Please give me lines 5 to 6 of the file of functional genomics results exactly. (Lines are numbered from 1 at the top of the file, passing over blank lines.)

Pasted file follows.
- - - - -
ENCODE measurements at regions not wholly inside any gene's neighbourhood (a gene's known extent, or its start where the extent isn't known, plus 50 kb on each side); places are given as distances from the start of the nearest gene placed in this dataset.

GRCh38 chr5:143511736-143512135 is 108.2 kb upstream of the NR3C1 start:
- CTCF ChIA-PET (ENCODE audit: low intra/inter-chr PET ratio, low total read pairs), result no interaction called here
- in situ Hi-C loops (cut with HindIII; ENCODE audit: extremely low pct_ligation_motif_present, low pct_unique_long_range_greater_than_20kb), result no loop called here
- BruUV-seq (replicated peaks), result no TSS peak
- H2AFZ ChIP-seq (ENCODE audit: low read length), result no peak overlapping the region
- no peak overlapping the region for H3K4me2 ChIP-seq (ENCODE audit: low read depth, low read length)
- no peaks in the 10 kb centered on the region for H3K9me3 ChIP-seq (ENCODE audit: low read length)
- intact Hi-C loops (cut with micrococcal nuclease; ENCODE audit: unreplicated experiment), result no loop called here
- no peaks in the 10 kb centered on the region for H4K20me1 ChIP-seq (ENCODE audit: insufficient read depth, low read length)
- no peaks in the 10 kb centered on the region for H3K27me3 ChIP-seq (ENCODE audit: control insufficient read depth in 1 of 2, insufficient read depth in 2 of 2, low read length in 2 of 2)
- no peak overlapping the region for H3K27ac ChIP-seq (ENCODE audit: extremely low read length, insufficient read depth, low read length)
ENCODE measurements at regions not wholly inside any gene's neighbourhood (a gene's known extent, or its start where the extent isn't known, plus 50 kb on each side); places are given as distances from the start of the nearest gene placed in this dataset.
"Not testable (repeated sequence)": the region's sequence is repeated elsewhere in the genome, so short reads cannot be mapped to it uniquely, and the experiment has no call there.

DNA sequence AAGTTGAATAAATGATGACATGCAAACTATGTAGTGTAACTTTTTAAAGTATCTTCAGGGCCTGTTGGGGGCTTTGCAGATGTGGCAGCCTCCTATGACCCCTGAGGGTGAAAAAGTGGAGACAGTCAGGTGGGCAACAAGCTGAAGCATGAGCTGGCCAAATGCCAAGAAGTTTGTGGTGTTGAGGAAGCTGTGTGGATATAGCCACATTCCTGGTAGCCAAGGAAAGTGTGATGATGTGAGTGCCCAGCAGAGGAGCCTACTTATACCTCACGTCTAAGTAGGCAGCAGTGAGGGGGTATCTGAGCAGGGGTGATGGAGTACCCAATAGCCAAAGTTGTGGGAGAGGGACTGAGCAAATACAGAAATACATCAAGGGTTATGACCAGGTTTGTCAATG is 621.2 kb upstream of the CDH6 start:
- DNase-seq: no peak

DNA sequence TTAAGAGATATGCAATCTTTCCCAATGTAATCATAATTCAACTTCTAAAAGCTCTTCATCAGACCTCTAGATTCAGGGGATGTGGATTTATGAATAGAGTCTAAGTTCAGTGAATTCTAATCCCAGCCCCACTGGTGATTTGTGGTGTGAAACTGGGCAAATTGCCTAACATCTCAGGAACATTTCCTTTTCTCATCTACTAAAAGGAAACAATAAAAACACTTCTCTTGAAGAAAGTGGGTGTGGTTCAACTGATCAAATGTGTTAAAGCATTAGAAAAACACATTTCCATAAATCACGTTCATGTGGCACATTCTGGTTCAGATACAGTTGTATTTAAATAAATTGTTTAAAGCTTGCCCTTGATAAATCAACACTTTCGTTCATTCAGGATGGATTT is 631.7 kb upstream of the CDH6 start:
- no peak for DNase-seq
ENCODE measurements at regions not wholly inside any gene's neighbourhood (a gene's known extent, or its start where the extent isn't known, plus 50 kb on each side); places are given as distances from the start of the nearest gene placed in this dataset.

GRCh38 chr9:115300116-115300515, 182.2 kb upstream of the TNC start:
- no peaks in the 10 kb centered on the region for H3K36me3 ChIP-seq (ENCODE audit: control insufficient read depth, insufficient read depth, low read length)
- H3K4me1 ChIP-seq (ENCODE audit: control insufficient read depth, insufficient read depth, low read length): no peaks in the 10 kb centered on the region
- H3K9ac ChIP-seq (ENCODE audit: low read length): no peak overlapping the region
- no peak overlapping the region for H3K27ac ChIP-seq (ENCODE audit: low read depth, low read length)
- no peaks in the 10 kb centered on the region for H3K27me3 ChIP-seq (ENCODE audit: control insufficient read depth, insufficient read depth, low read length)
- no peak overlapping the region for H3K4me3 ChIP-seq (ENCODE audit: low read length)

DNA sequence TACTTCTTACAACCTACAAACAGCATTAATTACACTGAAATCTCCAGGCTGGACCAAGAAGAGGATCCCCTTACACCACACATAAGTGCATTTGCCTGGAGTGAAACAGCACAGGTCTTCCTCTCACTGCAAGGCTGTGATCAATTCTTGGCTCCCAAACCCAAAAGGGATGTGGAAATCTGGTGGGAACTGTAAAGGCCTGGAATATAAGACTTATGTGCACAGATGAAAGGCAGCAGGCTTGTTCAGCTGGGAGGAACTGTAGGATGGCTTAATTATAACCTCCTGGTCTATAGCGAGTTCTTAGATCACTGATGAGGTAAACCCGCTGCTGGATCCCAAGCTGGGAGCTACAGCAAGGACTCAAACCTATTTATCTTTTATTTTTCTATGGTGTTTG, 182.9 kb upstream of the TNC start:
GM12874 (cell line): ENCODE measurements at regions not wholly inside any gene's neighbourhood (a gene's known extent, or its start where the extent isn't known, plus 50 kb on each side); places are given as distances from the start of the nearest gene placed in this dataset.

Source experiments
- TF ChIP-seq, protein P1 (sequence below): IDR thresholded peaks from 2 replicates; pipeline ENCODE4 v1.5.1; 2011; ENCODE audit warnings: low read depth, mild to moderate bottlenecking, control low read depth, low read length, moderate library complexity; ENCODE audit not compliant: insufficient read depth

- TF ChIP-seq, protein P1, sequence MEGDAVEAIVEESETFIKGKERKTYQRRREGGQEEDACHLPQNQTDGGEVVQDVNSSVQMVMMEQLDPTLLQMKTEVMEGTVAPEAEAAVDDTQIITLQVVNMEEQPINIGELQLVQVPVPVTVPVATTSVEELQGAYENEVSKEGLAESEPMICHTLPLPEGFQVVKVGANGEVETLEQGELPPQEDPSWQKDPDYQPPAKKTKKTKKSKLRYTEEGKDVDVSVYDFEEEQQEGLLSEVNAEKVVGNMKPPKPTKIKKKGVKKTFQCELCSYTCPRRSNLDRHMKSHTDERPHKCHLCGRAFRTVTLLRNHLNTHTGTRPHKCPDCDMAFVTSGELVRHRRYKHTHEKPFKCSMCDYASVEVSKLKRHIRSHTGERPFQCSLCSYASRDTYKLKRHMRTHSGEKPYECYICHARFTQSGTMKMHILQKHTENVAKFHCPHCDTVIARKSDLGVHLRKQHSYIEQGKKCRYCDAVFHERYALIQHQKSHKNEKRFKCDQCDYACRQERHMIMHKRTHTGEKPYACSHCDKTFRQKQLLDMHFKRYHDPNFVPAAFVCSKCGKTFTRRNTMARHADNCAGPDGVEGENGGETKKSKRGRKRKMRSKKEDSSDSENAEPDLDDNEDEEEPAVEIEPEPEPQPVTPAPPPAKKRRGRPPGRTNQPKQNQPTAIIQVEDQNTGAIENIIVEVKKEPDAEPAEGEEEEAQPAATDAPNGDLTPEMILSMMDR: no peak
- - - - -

- BruUV-seq (replicated peaks), result no TSS peak
- H2AFZ ChIP-seq (ENCODE audit: low read length), result no peak overlapping the region